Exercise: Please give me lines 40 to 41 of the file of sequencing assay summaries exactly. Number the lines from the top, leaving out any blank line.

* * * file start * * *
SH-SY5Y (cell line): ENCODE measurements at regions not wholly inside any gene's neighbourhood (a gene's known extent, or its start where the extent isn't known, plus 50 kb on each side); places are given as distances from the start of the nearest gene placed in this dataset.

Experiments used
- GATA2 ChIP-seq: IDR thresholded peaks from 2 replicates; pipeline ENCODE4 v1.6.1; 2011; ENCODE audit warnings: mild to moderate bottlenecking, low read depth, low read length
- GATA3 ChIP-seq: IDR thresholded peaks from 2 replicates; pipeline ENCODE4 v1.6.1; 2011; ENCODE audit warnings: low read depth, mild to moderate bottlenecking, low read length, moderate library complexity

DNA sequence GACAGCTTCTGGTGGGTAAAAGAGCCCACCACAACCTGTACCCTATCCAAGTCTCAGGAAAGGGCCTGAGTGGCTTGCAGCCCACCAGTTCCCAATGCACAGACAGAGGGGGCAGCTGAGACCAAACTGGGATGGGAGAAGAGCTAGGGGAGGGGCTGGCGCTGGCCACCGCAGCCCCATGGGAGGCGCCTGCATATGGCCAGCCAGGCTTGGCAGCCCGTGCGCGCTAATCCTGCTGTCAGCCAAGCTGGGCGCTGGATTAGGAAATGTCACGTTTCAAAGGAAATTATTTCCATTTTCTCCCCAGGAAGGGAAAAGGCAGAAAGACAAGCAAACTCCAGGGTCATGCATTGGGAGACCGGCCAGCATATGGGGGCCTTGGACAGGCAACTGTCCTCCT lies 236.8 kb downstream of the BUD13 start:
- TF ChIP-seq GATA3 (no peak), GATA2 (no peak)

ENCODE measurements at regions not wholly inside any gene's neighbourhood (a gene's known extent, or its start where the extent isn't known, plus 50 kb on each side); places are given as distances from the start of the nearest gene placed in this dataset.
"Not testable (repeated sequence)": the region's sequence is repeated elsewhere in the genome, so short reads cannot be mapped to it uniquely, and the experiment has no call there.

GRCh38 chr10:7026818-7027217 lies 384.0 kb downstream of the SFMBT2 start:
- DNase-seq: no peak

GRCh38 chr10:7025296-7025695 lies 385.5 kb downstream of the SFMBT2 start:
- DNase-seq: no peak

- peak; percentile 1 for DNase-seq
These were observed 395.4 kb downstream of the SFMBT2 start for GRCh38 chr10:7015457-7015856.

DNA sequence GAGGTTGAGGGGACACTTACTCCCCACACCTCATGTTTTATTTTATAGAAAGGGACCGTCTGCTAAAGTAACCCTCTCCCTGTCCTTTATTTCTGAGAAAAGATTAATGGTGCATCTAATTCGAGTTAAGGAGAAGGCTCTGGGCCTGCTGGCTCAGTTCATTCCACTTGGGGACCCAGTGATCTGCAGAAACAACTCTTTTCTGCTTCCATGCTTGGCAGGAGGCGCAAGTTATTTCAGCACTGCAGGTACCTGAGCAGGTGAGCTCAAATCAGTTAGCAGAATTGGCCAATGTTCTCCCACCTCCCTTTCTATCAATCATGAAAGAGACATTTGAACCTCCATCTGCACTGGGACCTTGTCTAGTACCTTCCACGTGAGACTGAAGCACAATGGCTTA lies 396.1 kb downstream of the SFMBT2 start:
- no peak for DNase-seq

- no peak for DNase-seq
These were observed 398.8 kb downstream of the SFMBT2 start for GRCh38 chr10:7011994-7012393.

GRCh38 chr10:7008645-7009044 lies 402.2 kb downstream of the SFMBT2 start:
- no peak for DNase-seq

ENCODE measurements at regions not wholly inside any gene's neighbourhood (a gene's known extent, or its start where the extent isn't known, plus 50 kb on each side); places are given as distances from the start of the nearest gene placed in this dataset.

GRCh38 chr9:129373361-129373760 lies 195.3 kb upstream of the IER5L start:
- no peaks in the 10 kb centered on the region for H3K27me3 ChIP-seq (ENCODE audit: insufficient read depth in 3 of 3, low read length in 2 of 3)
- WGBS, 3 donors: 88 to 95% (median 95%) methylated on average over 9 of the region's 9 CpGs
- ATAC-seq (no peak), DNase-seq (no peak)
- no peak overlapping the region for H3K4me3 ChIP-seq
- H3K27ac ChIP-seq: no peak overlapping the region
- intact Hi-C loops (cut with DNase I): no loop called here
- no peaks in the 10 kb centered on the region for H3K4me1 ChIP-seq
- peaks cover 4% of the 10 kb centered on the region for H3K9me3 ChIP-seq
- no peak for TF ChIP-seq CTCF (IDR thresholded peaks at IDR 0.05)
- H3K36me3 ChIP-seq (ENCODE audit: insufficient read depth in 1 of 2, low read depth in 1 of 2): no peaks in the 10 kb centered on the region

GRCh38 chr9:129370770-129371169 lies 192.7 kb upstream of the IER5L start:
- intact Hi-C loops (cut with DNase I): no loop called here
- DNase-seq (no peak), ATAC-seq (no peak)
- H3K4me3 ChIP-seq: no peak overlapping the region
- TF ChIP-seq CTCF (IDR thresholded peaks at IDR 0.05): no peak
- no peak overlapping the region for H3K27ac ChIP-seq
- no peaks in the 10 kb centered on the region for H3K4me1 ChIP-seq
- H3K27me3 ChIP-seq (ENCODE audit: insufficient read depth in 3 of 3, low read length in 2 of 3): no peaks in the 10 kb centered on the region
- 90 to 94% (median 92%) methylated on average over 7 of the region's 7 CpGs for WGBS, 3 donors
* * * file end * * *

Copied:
- H3K27me3 ChIP-seq (ENCODE audit: insufficient read depth in 3 of 3, low read length in 2 of 3): no peaks in the 10 kb centered on the region
- 90 to 94% (median 92%) methylated on average over 7 of the region's 7 CpGs for WGBS, 3 donors